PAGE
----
I liked the typical animated conversations around the family dining table, I could just imagine the whole noisy scenario. Typical Italian? I guess but I’m not an expert on this culture by a long shot. But it came across pretty authentic to me. Paolo is given the task to show Bobby around Capri while he is there. A job that he takes on with some reluctance but in this family the hierarchy is clear so once you have been tasked to do something there’s no getting out of it. At first I got the feeling that Paolo kind of resented Bobby being there but gradually something builds between them. Bobby finds Paolo irresistible and when they both find out they’re gay then Bobby starts to fall for Paolo all the more. My first reaction was a little cringe worthy however to think that they are related and now falling in love with each other. But then I had to remember that they are so distant as relatives it really doesn’t matter anymore.
Bobby’s advances are always shunned by Paolo. Why? Well, we learn that Paolo until now has been a bit of a player, one night stands and nothing more. He is afraid of getting involved as he doesn’t want to get hurt and he feels that he might be feeling more than he should for Bobby. I guess like all good sons he has a dream but it always has to take second place against the expectations of the his family and the company. Here I felt sorry for Paolo that someone can be so oppressed into giving up a dream for the sake of having to fulfil one’s duty and what the family wants. Quite selfish from the family if you ask me even if it isn’t intended that way. Bobby eventually gets through to Paolo with the help of his father on the other side of the pond making him realise that life has a lot more to offer than doing the family’s bidding.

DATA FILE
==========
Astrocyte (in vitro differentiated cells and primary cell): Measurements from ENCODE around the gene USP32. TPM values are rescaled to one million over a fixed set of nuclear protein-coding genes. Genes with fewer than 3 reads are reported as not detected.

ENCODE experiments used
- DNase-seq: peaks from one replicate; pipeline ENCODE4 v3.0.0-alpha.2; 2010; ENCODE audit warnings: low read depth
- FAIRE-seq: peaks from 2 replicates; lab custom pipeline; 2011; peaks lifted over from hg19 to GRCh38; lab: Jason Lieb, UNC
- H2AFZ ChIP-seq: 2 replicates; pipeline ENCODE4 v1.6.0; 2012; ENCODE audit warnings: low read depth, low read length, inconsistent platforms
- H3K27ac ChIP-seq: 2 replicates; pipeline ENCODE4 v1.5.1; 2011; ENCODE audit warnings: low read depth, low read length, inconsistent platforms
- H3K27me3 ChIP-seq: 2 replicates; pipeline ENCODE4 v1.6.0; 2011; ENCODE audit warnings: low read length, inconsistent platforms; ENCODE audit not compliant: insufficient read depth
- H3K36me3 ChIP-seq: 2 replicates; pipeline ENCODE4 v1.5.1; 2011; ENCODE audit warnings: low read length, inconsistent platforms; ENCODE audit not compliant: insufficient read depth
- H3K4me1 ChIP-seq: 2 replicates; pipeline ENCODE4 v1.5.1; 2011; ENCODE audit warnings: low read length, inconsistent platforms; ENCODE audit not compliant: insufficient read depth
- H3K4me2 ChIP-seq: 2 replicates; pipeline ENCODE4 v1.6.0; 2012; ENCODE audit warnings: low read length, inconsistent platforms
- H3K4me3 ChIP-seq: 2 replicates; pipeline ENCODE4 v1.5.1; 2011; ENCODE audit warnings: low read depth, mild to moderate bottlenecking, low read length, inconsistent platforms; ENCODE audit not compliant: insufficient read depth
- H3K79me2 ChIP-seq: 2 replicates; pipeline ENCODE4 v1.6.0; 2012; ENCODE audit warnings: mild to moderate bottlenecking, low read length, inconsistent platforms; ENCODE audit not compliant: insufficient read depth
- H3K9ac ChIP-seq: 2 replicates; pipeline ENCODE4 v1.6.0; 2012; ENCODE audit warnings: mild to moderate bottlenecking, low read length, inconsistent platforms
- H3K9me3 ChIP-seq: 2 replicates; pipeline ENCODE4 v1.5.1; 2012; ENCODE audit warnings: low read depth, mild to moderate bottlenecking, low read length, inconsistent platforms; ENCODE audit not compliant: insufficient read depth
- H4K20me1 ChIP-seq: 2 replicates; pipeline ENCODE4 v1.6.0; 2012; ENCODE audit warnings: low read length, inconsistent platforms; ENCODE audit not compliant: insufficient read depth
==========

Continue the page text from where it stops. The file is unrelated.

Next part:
The whole story idea in itself was a nice one however upon reflection there were just a few things that stopped it being more than three stars for me. I would have liked a little more substance or plot to the story. Paolo and Bobby are flying around the island on Paolo’s Vespa showing him the island but there isn’t a lot more to the plot really than this. I’m afraid I just didn’t feel the heat or attraction between the MCs like I should have. There was just something a little flat with the character dynamics between the pair of them which didn’t make them lift off the page for me and I also felt there is constant repetition of a couple of things.
First the dialogues between Paolo and Bobby; Paolo ended almost every sentence with the word “cousin” when addressing Bobby. Maybe it’s a cultural thing and I’m not really qualified to comment, but I felt it started to interrupt the flow of their dialogues for me personally to the extent that it didn’t sound natural anymore. This was a shame as at a certain point it was difficult for me to take Paolo seriously anymore and therefore the dialogues lost some of their sparkle. It wasn’t necessary for me to be reminded all the time that they are cousins.